September 22 2017
Hollywood actors can save children from burning buildings, prevent disease outbreaks and protect secret identities. They just can't run.
*This is an excerpt from the book Run, Big Lady, Run by Stephanie Brochinsky.
I’m not exactly the most athletic person in the world. I wasn’t really a chubby kid but definitely didn’t need the help of a strawberry magnetic belt to keep my bell-bottomed pants up. That said, if those were the only two available categories lit up before me on a game show, my belt was more decorative than not.
I was pretty good at volleyball, but the logistics behind game time directly conflicted with Ukrainian language school; so, merely thinking about the possibility of playing on a JV team for five minutes out loud with my mother one Thursday night before dinner was the closest to group athletics I ever got.
During college I worked out just enough to make sure my pegged, stonewashed jeans buttoned up right underneath my neatly tucked-in flannel shirt with the obligatory white T-shirt underneath (pre-low-rise days, of course).
It wasn’t until law school that I really started to run. The stress of that program was so great I knew if some sort of habit was going to develop thanks to backstabbing classmates and the very unkind Socratic method, I should try a positive one first. I laced up my sneakers one unseasonably cool fall afternoon, headed to Audubon Park, and never wore running shoes for errands again. The laps were easy. If I ran at peak times, the area was safe and the people watching was great. (When you can’t afford basic cable to get any TV reception, the world is your TV, right?) The course was level. Somehow, by the time I left New Orleans, unbeknownst to me, I had become a runner.
I don’t look like a runner either. With all the miles I’ve clocked since, oh, I don’t know, let’s say, 1994, I have yet to develop the beautifully crafted calves befitting a fun, summer shift dress. You know, the type of legs that make anyone and everyone, regardless of gender or sexual preference, do a double take at straightaway. Again, if you were going to put me into a category and the choice was between Lloyd’s of London limb insurance or go-with-the-heels-they’ll-make-your-legs-look-longer, I’d fall into the latter. (Well, hopefully with a bit of hesitation.)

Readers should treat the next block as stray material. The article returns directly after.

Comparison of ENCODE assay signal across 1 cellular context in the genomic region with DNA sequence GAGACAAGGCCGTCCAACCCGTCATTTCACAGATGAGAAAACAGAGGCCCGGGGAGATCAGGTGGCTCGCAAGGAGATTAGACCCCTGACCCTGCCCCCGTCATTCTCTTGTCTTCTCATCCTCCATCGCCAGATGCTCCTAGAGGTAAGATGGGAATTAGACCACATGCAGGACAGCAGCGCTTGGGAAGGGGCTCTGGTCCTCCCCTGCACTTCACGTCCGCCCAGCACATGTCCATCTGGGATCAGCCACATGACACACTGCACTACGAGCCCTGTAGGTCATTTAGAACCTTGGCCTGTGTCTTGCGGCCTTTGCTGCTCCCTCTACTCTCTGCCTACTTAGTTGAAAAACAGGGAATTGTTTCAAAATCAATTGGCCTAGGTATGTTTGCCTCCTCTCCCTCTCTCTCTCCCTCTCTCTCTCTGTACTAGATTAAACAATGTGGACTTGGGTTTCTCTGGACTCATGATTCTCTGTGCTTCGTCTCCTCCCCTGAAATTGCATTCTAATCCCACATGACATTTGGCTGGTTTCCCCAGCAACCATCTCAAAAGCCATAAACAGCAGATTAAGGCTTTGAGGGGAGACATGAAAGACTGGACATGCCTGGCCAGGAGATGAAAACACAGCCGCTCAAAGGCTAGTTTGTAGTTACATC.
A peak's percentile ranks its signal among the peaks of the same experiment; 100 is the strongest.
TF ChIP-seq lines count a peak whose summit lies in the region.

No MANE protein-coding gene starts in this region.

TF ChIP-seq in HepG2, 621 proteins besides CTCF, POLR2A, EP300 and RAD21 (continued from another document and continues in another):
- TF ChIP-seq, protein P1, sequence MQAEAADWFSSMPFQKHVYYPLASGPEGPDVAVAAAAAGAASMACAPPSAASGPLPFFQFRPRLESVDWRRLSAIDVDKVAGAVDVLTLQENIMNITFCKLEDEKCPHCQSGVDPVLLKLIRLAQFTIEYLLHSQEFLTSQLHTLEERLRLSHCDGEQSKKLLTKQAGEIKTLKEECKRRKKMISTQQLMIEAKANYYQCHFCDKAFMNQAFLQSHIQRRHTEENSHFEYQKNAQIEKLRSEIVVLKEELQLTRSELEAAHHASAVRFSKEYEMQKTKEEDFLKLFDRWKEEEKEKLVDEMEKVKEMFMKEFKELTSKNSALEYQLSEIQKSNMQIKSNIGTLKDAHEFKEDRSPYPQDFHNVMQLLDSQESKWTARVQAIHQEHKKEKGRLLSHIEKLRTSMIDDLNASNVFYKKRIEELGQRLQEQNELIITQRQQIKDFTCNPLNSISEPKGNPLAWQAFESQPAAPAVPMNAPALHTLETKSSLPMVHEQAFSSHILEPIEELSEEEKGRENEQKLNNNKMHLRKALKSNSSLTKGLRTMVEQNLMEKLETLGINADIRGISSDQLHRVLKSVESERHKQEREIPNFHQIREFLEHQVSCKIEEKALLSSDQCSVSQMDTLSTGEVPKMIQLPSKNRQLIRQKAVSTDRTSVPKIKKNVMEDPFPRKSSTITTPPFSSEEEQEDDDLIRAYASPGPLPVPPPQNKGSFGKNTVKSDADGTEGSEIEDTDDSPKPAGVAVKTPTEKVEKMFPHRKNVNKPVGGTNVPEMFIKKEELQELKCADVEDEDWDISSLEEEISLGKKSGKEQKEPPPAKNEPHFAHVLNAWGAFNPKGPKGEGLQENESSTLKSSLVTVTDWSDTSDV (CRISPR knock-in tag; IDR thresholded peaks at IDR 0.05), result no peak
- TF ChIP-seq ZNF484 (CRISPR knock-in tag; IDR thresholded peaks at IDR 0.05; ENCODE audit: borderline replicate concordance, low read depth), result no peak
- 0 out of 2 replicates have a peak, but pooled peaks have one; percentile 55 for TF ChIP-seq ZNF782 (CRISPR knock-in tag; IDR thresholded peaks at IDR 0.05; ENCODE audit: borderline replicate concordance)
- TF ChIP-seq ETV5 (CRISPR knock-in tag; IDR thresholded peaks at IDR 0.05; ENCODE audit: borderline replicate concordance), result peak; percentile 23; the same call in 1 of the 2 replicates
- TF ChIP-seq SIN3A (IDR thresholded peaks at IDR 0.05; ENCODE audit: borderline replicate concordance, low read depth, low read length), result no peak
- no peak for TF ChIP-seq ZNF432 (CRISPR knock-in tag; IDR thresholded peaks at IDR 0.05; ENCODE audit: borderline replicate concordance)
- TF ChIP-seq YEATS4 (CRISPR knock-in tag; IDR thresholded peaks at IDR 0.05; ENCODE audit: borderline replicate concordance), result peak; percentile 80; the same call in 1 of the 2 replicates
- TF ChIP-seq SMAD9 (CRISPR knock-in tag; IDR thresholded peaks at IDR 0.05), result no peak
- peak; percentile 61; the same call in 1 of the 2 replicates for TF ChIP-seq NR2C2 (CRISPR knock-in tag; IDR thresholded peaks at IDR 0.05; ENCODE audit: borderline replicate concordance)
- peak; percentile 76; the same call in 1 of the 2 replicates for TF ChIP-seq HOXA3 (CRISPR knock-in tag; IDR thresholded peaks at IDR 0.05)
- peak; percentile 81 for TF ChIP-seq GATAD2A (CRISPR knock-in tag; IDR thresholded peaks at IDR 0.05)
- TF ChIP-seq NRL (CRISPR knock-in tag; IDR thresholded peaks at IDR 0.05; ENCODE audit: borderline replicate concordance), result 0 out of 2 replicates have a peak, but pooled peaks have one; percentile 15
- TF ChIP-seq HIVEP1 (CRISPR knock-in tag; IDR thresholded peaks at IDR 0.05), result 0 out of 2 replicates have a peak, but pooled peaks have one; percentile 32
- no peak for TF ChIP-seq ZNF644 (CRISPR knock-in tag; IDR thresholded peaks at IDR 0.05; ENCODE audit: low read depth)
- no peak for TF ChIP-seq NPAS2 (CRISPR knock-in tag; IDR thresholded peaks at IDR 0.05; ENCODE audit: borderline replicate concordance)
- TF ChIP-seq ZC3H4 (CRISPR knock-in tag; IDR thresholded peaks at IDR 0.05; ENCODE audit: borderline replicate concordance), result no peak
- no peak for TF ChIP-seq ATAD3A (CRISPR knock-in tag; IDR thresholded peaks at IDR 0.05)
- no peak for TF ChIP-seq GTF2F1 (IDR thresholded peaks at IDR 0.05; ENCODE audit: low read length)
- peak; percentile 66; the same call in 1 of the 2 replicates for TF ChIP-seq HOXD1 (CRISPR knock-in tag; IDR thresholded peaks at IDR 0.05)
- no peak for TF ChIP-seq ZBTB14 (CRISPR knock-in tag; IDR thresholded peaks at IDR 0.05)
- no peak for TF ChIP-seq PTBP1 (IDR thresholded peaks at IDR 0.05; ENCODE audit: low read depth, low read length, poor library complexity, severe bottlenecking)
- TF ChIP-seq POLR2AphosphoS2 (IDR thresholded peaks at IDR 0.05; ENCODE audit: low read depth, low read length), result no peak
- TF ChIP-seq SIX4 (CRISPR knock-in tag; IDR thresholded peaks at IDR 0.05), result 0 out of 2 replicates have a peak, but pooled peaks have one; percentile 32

So, you can imagine the surprise of family and friends when I let them in on my plan. A week after breaking the news that we were moving to Hong Kong for the year. (I don’t think the timing of it all worked in my favor.) Almost everyone became wider-eyed or started speaking with an upped intonation to their voice after I made the announcement.
A marathon. Something I’d considered since my Crescent City Classic days (but always talked myself out of). According to all the expat books, along with the dialogue of our fearless you’re-going-to-love-living-in-Hong Kong consultant, it was the perfect time to push myself and achieve something that was just for me. Truthfully, I viewed this advice as a little condescending. OK. Maybe a lot condescending. I wasn’t a child bride. I mean, if I was my own person in my own right at home, how was that going to change one bit once my Hong Kong ID card was issued? I’m a rule follower (and pretty superstitious); therefore, ignoring the do-something-for-you-or-you’ll-fail mantra wasn’t an option. So I decided I might as well run a marathon to check off the something-for-me box before we boarded that homebound plane.
It made sense. I’d be running anyway, after all. You see, when I run, I feel the freest, the lightest. My mind, for a brief moment, stops planning and anticipating; I am truly in the moment. No matter how many people lovingly remind me to stop worrying and take life as it comes, I am simply incapable of achieving that state without my running shoes.